I took a deep breath, wiped the sweat from my brow, and grasped the rusted metal bar that had been drilled into the rock face. Above me, my brother had just disappeared over the top of the mountain. My heart was hammering through my chest. The mandolin in my backpack shifted slightly as I put my weight onto the makeshift ladder. Ahead of me, a cloudy glacial lake shone in the sunlight. I was on my way to a cabin 2,200 metres above sea level in the Swiss Alps to play a concert. The crowd was waiting. The gig was sold out. We could not fail.

When The Snow Fall I'll Be Gone Documentary
Mirjam Huber and James and Richie Martin during the hike in Switzerland © Elijah Egan / Seven Figure Films

I had first met our guides René Reusser and Mirjam Huber the year before in the picturesque town of Brienz, where they had hosted myself and my brother Richie. Together we write and perform music under the name Cry Monster Cry, and had been invited over from Ireland to play a music festival on the banks of the lake. René and Mirjam had kindly put us up in their house, and we instantly hit it off. They struck me as kind, genuine people full of adventure and spirit. When the gig was finished, we sat down for a beer by the shoreline and René pitched an idea to us; to come back in a few months to play a concert in The Gaulihütte - a hiking cabin that had been built high in the Alps in 1895. 

snow falls i'll be gone Cry Monster Cry
Richie Martin, René Reusser, Mirjam Huber, James Gabriel Martin and Elijah Egan outside the cabin with the staff The Gaulihütte © The Gaulihütte

As he described what would be involved, we sat in silence, taking it all in. We would be leaving before sunrise, taking with us everything that would be needed for a two-day hike (one there and one back), including our instruments and equipment for the show. Microphones, along with speakers and a PA system, would be flown up by helicopter a few weeks beforehand, when the pilot made his monthly food run. We would trek through forests and fields, over narrow, high-altitude pathways and down through alpine valleys. It would take anywhere from six to ten hours to get there, and if anything were to go wrong, our only option would be to get to a position where a helicopter could reach us. When he had finished running through everything, we agreed. 

That September, we travelled back to Brienz to start the journey. We woke early, and made our way to the trailhead. It was shrouded in grey morning mist. I had my mandolin in a backpack, and René had enlisted the help of his experienced friend Fredu to carry my heavy, metal-backed banjo. Richie had his acoustic guitar on his shoulder, and our friend Elijah Egan, a documentary film maker, had two packs of gear and three cameras to capture the journey. René and Mirjam each carried with them huge backpacks full of food, water and clothing for the group. The weather was incredible. The sun came out and stayed with us for the day, and we ate our lunch in an open meadow surrounded by sheep. Breaks were a necessity.

The Gaulihütte
The crowd at The Gaulihütte © The Gaulihütte

Swiss people are well accustomed to hiking, and do it from a very early age. In Ireland, there is nothing that compares to the route we took. Our tallest mountain range (Carrauntoohil is 1038 metres high), is approximately half as tall as the peak we summited, so beforehand there was a tangible sense of trepidation on our part regarding our abilities. Once we started however, I found myself so wrapped up in the experience and the views of nature that my doubts about being able to finish to journey soon dissipated. I learned that the old adage (however clichéd it may be) of putting one foot in front of the other until a job is done really resonated with me throughout the trek, and I was able to just be in the moment.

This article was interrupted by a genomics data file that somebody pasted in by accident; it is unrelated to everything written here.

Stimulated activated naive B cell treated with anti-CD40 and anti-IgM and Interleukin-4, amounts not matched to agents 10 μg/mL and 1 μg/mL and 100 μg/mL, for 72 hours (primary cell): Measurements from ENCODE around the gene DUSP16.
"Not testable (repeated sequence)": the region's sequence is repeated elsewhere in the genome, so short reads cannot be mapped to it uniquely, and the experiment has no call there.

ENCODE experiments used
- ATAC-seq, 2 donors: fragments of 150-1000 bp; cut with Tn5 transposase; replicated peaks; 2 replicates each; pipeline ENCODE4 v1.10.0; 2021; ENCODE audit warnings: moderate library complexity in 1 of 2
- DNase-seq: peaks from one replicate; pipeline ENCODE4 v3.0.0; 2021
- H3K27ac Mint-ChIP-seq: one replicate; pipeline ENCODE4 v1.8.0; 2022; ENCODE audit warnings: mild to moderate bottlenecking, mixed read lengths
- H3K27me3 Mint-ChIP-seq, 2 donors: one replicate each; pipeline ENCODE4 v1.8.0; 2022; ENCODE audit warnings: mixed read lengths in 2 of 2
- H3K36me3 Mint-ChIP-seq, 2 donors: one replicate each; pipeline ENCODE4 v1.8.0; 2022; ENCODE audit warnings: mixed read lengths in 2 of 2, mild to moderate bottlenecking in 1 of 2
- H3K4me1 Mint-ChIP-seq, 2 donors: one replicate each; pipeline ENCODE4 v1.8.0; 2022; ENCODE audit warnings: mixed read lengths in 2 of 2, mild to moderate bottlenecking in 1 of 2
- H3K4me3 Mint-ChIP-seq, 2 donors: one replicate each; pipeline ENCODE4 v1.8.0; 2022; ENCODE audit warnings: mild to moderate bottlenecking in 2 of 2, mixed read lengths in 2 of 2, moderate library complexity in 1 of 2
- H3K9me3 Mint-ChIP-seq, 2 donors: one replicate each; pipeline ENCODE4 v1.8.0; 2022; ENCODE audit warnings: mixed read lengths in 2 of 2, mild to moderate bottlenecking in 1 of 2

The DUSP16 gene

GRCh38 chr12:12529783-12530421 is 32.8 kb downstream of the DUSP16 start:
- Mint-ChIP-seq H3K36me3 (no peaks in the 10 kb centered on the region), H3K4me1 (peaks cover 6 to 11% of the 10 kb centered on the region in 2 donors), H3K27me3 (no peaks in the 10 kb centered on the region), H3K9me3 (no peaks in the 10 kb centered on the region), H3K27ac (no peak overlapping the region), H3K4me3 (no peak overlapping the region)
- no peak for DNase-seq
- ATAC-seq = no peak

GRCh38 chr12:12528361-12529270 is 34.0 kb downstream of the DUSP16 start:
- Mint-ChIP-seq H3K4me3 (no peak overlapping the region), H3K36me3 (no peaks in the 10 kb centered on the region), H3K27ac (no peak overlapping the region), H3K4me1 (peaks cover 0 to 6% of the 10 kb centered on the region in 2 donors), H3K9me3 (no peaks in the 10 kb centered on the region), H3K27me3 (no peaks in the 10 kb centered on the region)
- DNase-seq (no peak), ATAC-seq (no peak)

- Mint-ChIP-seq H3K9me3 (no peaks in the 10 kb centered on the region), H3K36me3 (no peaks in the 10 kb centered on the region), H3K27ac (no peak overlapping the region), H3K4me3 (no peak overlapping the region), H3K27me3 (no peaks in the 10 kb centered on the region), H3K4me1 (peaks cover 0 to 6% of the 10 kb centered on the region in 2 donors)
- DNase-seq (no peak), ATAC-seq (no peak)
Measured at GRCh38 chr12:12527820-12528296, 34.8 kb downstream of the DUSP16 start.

Cry Monster Cry Switzerland
A bird's eye view of the trek © Elijah Egan / Seven Figure Films

The only time I even entertained the idea of not being able to go on was thankfully just ten minutes before we caught sight of the cabin over the crest of a mountain. It stood, looking noble, with its red and black painted shutters, and a group of people basked in the sunlight outside drinking cold beers. We collapsed in the shadows, took off our shoes and socks, and joined them for a drink. 

We set up and sound checked for the show before taking a brief rest. The whole of the audience, 70 people, had also done the hike, and a group meal was prepared before we played. As evening fell, the windows were thrown open behind us and we performed with the stars as our backdrop. The gig was very special to me, and there was a great sense of community and shared experience throughout it, heightened by the fact that all of us had taken on the task of reaching this place. We slept like the dead that night, knowing that we had another long day ahead of us. 

Lonely Planet Writer James Gabriel Martin at The Gaulihütte
Lonely Planet Writer James Gabriel Martin at The Gaulihütte before the show © The Gaulihütte

There has been so many take aways for me when I think about this experience. I often cite it silently to myself as proof of my ability when I am doubtful, and it solidified in my mind how the unforgettable can come from pushing ourselves outside of our comfort zone. I count myself lucky to have been able to marry my two passions – travel and music – together in such a way, and to have a film about the trip to look back on in years to come. I was inspired by René Mirjam, and by the people who came to the show, who showed such deep passion for shared experiences and support for creativity and expression.

The documentary about this is called “When The Snow Falls I’ll Be Gone” and is available on YouTube

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